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Theatre Review: 'Gyspsy' at Signature Theatre

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By Kyle Osborne

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If ‘Gypsy’ truly is ‘The Greatest American Musical’, as many critics have agreed since its Broadway debut in 1959, then the role of ‘Momma Rose’ is surely among the most coveted and remembered among actresses. Ethel Merman’s original is remembered decades later, Broadway veterans from Bernadette Peters to Patti LuPone have been handsomely rewarded for taking on Rose. And don’t forget Bette Midler’s TV version in 1993. It’s not a role for shrinking violets-Rose is BIG, and it takes someone with a larger-than-life persona to give her the weight (which she uses to push others around), and the gravitas it takes to command nearly every scene.

In Washington Theatre, there is no actor more suited to the role than Sherri L. Edelen. You want big and brassy? You want forceful and commanding? That’s what Edelen does—so well, in fact, that in previous roles, one felt that she could turn things down a notch or two. In Director Joe Calarco’s version at Signature Theatre, however, Edelen is perfectly cast. This may well be a career-defining role for her, which wouldn’t be such a bad thing for a musical theatre actress, as we’ve seen.

Momma Rose (Sherri L. Edelen, left) places her bets on daughter Louise (Maria Rizzo) in the musical “Gypsy,” now playing at Virginia’s Signature Theatre through January 26, 2014. Photo by Teresa Wood.

Playing her more in the Merman vein than anything else, Ms. Edelen gets to sing all of those great songs known by generations of people who’ve never set foot in a theatre; “Everything’s Coming up Roses”, “Together (Wherever We Go)”, “Small World”, “Some People”, “Let Me Entertain You” are among the best known. Edelen does justice to them all. By the time she gets to the familiar finale, you wonder how she, or anyone, could have any energy left to bring the house down, but that she does.

The showbiz story of the ultimate “Stage Mom,” Rose shoves her two daughters, the talented blonde June (Nicole Mangi), and the withdrawn and less talented Louise (Maria Rizzo) , to the extremes of their abilities and that of theatre mangers’ patience. She’s pushy, loud and never takes “No” for an answer.

Starting when they are just elementary school age kids (they don’t know how old they are because their Mom has always lied about their age) the girls and a troupe of 4 male dancers put on a pretty terrible act during the waning days of Vaudeville, circa 1920’s. One particularly well done sequence starts out with child actors playing these parts, then transitions during a strobe light effect to the adult actors playing the same characters. The choreography is solid throughout, starting there and moving on.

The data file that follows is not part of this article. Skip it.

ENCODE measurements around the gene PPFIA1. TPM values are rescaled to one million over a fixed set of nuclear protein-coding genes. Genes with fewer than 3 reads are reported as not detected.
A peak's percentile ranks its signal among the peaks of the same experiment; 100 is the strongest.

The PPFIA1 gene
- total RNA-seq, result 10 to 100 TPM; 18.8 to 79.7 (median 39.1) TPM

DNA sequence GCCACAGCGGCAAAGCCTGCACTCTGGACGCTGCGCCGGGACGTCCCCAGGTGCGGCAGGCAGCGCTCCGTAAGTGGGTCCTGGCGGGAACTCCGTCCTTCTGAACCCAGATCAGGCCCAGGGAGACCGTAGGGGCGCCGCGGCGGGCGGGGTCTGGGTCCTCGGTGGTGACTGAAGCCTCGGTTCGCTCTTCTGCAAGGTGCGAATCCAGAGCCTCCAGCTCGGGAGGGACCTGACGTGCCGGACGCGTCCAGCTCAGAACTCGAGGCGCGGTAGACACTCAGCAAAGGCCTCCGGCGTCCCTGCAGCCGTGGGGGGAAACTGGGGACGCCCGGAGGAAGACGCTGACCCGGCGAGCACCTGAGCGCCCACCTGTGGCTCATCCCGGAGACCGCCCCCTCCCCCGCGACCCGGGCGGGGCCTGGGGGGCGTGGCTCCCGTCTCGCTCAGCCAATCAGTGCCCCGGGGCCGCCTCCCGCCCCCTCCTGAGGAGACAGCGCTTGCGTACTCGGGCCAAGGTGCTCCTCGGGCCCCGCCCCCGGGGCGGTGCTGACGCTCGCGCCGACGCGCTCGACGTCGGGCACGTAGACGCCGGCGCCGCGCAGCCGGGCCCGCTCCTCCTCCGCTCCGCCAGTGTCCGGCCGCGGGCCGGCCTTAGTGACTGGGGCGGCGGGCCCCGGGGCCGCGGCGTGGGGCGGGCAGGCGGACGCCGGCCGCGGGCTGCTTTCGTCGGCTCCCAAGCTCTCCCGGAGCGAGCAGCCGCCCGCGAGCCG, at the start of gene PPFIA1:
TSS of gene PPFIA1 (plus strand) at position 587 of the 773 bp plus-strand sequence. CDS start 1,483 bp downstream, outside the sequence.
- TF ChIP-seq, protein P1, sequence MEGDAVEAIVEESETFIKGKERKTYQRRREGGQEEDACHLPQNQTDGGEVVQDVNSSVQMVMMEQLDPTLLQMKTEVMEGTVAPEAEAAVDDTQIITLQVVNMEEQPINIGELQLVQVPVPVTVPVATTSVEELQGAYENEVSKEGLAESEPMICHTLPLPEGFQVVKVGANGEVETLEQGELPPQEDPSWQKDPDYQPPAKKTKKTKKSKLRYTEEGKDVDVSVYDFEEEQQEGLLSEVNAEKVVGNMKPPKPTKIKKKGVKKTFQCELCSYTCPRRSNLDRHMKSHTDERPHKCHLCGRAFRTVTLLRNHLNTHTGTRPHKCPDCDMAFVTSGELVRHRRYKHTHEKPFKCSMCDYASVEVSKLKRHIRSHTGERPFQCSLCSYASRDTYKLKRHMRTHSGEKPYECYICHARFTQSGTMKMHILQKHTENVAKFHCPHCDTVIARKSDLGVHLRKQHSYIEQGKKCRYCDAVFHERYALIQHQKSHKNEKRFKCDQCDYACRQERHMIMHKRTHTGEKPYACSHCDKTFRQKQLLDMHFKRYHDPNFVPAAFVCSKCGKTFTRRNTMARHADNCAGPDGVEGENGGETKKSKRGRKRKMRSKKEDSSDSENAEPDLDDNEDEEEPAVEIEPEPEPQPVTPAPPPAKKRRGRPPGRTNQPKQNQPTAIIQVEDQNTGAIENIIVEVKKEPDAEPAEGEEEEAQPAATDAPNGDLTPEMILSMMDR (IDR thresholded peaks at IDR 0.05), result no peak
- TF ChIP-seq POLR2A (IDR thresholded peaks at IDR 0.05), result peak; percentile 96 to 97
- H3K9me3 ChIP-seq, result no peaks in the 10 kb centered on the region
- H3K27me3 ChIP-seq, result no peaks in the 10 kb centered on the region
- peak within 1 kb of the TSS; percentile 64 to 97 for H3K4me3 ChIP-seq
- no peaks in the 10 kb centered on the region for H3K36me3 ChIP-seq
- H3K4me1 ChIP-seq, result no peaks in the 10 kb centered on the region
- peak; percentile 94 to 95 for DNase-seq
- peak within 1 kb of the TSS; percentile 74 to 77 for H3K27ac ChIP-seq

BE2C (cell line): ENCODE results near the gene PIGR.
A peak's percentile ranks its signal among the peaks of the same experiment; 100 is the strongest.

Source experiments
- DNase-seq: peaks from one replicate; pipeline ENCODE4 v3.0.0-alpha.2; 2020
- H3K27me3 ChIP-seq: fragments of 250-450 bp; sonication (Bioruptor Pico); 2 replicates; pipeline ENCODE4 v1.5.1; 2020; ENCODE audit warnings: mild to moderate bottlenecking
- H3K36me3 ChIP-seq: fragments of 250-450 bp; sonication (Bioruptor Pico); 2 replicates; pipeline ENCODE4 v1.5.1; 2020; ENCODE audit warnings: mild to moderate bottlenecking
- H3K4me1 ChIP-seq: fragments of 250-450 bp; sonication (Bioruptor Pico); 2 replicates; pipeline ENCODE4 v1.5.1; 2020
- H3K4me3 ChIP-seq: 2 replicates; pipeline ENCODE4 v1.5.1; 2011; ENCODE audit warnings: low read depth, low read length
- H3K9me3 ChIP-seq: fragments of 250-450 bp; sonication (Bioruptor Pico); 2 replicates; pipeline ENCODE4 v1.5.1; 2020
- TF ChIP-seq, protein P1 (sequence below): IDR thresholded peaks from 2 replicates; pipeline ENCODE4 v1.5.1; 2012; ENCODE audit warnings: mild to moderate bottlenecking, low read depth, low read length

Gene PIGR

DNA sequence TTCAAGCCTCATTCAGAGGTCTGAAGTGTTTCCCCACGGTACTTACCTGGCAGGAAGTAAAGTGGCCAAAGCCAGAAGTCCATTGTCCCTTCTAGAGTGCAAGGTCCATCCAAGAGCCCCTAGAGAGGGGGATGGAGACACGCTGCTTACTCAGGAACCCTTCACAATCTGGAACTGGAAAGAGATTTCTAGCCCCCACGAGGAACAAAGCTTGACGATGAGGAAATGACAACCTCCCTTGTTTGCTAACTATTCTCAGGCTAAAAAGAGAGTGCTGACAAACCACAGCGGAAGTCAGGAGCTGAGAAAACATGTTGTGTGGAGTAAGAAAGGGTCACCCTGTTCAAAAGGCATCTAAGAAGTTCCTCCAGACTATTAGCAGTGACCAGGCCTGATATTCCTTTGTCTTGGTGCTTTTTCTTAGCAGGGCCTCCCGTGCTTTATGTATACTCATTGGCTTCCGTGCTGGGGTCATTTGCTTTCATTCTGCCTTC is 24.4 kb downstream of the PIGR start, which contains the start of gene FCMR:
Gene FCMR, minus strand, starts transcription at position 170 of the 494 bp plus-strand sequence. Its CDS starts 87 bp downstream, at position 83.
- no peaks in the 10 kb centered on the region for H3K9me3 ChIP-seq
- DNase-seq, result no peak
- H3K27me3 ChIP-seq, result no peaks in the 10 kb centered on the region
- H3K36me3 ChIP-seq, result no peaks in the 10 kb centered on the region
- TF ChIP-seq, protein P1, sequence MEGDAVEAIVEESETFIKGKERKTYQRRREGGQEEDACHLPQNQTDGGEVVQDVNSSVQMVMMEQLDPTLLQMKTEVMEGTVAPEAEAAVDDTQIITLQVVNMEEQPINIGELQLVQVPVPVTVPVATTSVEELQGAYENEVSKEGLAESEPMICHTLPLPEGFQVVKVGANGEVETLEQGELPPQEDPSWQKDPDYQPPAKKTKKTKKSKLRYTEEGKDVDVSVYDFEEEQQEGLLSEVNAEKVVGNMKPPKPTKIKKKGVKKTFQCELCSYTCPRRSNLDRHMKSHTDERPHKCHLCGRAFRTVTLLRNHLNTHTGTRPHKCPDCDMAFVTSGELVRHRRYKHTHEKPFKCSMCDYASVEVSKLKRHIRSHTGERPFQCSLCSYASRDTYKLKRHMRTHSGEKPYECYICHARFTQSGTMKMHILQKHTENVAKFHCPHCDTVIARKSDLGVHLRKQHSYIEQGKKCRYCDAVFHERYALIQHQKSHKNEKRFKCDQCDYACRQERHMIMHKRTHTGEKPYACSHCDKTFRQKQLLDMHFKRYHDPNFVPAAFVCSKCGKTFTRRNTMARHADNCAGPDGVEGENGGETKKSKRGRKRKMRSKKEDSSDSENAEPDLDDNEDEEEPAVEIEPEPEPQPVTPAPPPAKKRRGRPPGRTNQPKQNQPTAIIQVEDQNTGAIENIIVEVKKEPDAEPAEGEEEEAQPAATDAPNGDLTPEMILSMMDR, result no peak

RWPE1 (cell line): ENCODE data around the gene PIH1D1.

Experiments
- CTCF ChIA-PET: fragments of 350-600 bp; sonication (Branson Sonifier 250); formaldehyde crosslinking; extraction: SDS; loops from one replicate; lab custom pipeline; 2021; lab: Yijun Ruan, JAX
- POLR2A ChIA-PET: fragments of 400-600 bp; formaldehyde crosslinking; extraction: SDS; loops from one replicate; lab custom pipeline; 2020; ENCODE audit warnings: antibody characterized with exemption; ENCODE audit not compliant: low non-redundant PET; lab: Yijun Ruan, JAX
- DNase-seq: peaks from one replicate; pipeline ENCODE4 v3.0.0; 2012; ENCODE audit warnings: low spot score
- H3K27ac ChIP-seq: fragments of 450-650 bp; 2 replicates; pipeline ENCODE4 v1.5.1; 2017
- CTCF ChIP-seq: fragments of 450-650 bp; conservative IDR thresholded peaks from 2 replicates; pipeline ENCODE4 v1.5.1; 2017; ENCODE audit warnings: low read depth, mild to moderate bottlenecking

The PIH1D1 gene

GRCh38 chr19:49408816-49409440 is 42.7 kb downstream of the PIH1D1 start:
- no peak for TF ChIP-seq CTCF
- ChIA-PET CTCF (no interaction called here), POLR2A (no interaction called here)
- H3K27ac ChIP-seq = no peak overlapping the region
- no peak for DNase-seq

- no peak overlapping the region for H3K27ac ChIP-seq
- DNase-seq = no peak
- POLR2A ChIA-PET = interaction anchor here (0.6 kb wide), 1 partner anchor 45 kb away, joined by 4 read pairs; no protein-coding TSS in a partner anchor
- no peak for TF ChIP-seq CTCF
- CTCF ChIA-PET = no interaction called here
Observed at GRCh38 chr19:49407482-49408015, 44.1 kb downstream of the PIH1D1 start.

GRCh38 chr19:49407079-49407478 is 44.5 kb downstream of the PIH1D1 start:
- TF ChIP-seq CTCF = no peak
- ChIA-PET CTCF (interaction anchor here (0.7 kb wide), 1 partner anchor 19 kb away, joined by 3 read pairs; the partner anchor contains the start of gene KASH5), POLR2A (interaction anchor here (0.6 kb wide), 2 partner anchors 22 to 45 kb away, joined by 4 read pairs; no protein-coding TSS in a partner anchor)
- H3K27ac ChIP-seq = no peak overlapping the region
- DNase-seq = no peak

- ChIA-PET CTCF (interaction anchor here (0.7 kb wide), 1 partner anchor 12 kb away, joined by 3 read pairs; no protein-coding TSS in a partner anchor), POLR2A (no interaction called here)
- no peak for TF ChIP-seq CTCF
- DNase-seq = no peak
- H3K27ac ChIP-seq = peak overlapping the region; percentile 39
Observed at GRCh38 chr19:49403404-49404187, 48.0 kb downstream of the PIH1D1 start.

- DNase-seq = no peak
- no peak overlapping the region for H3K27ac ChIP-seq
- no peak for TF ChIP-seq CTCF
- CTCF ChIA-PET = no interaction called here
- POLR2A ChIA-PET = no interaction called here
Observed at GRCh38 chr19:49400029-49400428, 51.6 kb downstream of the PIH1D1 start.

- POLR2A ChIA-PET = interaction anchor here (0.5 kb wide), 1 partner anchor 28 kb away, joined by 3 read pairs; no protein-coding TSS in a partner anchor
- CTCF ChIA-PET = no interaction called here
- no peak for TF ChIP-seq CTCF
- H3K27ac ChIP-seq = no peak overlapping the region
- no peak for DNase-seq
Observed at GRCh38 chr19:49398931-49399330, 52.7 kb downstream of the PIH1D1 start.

As the years go by, June elopes with one of the dancers, leaving Rose with a dilemma—how will she get her less glamorous Louise to carry the day? Without spoiling what leads to it, Louise becomes a stripper (in the Burlesque since—not the kind of sad “Gentlemen’s Clubs” of today) and, eventually, becomes a well-known star. Finally achieving the status her Mother had dreamed of—but did Rose dream that dream for her children? Or was this lifelong trip through the dumpy Vaudeville a pursuit for her own ego?

A shout out to Mitchell Hébert, the excellent actor who becomes the manager for Rose’s act. As,Herbie, Hébert is a great, calming counter-point to Rose’s loud, sometimes shrill, shouting. His aching heart (he longs for Rose to marry him) is telegraphed with nuance, and it’s a pleasure to watch Hébert monitor the character with precision, while seeming as relaxed as the average Joe on the street.

One of the biggest crowd-pleasers of the night, ironically, has Rose nowhere to be found and features three actresses, two of whom, are not seen in any other number; Three ‘veteran strippers’, played by Donna Migliaccio, Tracy Lynn Olivera, and Sandy Bainum, sing “Gotta Get a Gimmick” to the still barely naïve Louise. It’s hilarious and bawdy and kudos to the actresses for their bravery—they intentionally put forth, well, let’s just say “less than glamorous” sides of their characters. It’s bawdy, yet innocent, and the crowd ate it up with a spoon.

And finally, it’s worth noting that Ms. Rizzo’s transformation is a disciplined peeling of layers—not too fast, not too gradual, that inspires as much awe as her “make-over” does when she appears in the killer wardrobe of the lady Louise became, Miss Gyspy Rose Lee. Again, the choreography in the final numbers is incredible.

Whether you’ve seen it before or not, it’s quite possible that this production of ‘Gyspy’ could become your version from now on. With Sherri L. Edelen as the voice of a character who, let’s face it, isn’t all that easy to like in the beginning, but steals your heart, and a tear or two, when she takes that long awaited curtain call.

Gypsy continues at Signature Theatre through January 26. Running time: Tickets are available at Signature’s website.


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